Researchers expect that this study will determine whether cortical reorganization occurs in adults who develop macular degeneration and, if so, whether the reorganization facilitates improved vision.
While cortical reorganization occurs in congenitally blind people, enabling them to develop compensatory auditory, verbal, and memory functions, clinicians do not know whether functional reorganization occurs in adults who lose vision due to macular degeneration. This disease obliterates vision in the center of the gaze and produces partial damage to peripheral vision. Since the central visual field has much greater cortical representation compared to the peripheral regions, the ability to judge the shapes of patterns (such as letters) is better in the center of the gaze than in the visual periphery. The researchers hypothesize that, if cortical reorganization does occur in macular degeneration, it will be directed by a “remapping” principle. According to this remapping concept, cortical regions that normally map to central vision will instead map to peripheral vision.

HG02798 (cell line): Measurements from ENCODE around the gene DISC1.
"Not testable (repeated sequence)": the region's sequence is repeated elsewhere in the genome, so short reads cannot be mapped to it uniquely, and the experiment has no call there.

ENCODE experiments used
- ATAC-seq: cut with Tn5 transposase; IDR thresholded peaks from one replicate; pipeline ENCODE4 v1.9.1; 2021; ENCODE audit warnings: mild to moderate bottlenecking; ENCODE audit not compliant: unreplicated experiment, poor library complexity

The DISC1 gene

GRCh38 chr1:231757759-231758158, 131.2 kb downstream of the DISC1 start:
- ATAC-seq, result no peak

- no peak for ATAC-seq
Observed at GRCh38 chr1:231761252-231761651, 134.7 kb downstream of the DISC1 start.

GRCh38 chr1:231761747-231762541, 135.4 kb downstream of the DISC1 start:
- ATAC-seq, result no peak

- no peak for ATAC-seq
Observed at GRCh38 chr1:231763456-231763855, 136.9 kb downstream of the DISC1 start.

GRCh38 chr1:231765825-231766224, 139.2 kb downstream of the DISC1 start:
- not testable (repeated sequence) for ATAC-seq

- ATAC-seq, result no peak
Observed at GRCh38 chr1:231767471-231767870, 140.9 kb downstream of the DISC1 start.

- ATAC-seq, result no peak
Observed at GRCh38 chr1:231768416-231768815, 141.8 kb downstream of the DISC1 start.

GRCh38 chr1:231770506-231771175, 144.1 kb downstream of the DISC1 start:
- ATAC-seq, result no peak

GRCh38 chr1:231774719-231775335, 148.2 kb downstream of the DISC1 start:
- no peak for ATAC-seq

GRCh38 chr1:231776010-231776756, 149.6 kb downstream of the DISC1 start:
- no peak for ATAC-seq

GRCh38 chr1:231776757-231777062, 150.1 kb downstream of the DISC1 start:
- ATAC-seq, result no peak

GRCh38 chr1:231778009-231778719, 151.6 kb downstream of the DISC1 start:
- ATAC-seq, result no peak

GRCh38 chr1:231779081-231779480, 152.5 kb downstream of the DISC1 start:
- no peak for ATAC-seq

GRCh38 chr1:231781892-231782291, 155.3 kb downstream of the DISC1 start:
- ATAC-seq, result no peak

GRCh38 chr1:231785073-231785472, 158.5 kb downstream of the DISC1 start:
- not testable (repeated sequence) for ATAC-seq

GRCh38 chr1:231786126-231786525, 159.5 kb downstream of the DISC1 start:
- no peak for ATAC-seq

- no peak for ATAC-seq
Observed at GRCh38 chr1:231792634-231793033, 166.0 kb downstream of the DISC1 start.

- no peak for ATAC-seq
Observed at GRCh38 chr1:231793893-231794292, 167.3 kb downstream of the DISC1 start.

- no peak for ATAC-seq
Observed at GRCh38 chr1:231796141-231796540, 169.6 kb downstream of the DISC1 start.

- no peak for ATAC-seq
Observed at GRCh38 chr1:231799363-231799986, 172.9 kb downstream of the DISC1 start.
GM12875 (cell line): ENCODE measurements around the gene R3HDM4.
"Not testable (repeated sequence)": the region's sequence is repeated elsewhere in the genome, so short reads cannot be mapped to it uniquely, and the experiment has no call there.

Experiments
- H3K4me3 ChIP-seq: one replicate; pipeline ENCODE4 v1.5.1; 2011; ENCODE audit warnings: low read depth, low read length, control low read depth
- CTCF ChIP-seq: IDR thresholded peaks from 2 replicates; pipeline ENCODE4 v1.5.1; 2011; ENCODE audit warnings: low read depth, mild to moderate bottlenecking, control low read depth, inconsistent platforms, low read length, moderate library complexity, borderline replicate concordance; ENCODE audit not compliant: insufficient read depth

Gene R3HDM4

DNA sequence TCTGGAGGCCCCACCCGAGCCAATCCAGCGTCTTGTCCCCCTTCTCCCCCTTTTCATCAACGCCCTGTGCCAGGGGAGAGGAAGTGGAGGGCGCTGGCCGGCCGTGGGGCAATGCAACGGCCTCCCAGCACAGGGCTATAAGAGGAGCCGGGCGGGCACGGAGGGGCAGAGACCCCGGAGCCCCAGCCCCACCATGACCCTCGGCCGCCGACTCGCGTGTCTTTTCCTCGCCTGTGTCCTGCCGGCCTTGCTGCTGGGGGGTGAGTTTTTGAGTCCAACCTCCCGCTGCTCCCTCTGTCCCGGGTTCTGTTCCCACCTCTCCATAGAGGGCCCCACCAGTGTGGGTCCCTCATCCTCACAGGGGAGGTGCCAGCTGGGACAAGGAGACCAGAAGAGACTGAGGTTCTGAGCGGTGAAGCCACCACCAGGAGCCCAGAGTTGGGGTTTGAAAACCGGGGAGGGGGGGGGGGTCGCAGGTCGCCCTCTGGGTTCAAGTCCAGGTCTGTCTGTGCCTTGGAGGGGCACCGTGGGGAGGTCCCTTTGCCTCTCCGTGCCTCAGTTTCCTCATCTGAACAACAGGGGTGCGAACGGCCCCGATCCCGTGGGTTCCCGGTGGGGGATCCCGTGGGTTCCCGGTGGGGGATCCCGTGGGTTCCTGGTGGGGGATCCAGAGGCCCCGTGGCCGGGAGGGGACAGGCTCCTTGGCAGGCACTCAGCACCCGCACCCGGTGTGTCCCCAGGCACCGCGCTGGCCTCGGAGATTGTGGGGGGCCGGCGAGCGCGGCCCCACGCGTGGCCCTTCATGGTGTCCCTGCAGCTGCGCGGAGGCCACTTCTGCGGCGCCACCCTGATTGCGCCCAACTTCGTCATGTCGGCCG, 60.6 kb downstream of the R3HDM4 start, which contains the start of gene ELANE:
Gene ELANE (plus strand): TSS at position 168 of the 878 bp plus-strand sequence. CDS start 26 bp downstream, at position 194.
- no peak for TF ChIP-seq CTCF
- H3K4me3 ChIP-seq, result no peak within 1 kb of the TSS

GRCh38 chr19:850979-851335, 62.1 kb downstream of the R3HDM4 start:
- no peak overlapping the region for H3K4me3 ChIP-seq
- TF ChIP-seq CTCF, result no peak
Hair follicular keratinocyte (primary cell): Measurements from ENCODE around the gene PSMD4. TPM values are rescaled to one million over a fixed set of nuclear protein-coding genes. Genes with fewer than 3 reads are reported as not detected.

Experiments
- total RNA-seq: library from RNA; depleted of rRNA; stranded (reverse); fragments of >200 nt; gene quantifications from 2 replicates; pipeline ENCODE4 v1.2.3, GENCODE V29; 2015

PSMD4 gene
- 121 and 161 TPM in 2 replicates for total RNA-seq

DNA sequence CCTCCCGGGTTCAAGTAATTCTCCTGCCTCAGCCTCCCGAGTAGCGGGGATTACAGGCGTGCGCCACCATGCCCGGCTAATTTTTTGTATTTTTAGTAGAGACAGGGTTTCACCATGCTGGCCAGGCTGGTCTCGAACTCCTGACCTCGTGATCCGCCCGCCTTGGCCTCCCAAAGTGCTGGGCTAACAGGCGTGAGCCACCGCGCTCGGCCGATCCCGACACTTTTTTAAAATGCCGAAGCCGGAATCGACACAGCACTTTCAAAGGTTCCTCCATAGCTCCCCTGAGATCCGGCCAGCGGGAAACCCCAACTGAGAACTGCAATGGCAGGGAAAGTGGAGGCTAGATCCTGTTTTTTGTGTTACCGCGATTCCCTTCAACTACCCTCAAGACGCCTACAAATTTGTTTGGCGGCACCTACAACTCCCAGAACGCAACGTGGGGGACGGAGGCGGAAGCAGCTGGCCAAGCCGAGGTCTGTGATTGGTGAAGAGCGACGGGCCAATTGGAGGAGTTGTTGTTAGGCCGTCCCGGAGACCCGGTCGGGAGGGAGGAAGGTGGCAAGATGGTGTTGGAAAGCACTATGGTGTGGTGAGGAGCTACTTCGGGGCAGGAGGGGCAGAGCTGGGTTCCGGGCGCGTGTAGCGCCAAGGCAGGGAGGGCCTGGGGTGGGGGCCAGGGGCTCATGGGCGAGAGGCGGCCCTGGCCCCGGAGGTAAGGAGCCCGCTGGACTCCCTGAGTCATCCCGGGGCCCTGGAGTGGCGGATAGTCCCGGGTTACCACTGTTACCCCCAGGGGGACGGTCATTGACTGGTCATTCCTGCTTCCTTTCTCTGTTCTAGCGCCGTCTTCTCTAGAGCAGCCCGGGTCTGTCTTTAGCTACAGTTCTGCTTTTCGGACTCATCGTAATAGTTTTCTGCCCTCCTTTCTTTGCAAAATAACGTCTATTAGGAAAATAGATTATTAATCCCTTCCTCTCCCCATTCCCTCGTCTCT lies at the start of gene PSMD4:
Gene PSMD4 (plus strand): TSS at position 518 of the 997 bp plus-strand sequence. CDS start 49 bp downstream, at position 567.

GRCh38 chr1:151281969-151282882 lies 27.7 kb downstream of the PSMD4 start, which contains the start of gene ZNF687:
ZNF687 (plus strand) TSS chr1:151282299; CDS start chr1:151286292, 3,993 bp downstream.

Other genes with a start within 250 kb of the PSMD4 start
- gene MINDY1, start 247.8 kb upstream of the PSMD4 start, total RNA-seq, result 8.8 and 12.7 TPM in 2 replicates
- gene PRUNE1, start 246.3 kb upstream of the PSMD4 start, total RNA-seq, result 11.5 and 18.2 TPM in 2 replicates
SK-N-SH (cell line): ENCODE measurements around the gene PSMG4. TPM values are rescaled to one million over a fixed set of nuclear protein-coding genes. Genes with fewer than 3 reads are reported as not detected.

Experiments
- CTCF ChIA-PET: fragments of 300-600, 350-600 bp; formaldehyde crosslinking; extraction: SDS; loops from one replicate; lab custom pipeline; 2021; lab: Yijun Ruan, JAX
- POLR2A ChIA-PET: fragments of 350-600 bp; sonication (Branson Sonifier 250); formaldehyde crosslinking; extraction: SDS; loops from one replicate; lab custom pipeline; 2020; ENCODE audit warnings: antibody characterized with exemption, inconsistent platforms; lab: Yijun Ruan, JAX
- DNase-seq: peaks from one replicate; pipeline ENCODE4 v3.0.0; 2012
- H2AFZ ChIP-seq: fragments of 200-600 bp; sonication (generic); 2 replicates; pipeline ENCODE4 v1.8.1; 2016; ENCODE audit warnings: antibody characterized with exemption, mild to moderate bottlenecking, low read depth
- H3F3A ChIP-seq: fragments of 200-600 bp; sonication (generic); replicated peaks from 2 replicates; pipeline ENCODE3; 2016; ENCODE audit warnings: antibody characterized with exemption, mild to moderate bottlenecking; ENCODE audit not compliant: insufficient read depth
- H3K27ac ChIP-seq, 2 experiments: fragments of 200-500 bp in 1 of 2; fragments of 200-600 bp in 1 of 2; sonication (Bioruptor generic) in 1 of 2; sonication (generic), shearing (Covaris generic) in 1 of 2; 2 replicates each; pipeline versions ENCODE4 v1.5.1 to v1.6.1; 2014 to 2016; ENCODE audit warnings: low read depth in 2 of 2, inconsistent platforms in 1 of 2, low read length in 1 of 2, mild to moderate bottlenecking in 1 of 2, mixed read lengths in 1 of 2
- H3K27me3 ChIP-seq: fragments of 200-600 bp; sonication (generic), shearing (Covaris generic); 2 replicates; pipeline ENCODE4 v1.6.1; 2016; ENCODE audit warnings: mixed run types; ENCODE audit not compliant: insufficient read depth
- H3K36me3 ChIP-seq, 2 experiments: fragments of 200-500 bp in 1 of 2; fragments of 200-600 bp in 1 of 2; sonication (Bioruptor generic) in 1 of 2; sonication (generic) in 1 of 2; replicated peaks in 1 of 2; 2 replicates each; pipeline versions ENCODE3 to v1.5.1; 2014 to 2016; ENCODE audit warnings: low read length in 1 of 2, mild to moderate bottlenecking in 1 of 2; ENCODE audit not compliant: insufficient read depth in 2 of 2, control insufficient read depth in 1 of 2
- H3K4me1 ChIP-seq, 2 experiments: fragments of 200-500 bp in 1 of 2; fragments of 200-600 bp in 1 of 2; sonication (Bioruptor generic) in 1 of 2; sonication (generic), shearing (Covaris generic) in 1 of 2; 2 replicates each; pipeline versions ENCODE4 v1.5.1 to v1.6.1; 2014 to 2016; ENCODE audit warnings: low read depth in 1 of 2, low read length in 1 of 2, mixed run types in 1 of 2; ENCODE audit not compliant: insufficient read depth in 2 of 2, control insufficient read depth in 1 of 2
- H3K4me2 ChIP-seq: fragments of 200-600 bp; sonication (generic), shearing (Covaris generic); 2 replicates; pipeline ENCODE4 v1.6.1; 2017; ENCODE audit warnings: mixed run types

Using fMRI, the investigators will determine patterns of activity throughout the brain when participants watch a visual stimulus inside the scanner. They then will test the remapping hypothesis by consistently changing the position of the visual image on the screen and observing cortical activation patterns. Additionally, the investigators will determine whether, when patients gaze off center, this preferred retinal location is over-represented in the visual cortex and is accompanied by better accuracy in that visual region of the grain.
Significance: The study is anticipated to provide insight into brain plasticity that might lead to better rehabilitation methods for people with macular degeneration that enables them to maximize visual capacity.